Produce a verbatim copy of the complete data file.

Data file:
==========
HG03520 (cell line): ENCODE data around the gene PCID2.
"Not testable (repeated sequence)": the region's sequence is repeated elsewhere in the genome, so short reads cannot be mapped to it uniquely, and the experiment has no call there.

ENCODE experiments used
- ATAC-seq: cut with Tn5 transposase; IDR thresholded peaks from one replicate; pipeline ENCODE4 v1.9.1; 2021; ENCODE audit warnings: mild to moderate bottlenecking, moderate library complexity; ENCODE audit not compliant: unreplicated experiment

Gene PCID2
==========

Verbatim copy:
HG03520 (cell line): ENCODE data around the gene PCID2.
"Not testable (repeated sequence)": the region's sequence is repeated elsewhere in the genome, so short reads cannot be mapped to it uniquely, and the experiment has no call there.

ENCODE experiments used
- ATAC-seq: cut with Tn5 transposase; IDR thresholded peaks from one replicate; pipeline ENCODE4 v1.9.1; 2021; ENCODE audit warnings: mild to moderate bottlenecking, moderate library complexity; ENCODE audit not compliant: unreplicated experiment

Gene PCID2